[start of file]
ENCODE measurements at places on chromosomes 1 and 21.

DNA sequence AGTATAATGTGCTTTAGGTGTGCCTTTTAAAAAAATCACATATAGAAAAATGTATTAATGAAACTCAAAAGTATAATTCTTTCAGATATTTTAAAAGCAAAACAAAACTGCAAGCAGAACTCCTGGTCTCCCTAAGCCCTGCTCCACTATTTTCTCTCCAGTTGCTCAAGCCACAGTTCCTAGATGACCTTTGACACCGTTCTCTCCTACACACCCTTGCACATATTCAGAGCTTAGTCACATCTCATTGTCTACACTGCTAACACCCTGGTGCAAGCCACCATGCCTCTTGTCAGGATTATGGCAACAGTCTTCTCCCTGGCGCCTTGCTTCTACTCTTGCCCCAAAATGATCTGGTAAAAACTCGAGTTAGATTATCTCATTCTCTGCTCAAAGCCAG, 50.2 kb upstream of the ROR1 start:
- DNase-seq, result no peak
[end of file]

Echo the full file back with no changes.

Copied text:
ENCODE measurements at places on chromosomes 1 and 21.

DNA sequence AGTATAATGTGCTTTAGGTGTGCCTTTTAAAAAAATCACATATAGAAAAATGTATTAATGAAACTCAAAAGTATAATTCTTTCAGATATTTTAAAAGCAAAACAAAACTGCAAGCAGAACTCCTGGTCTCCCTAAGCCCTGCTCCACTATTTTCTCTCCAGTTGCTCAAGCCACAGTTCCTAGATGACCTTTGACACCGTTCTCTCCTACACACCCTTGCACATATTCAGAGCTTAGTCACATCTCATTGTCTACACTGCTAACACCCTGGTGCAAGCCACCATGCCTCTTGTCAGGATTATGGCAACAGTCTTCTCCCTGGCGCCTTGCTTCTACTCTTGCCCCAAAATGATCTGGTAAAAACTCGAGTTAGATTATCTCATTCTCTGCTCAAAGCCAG, 50.2 kb upstream of the ROR1 start:
- DNase-seq, result no peak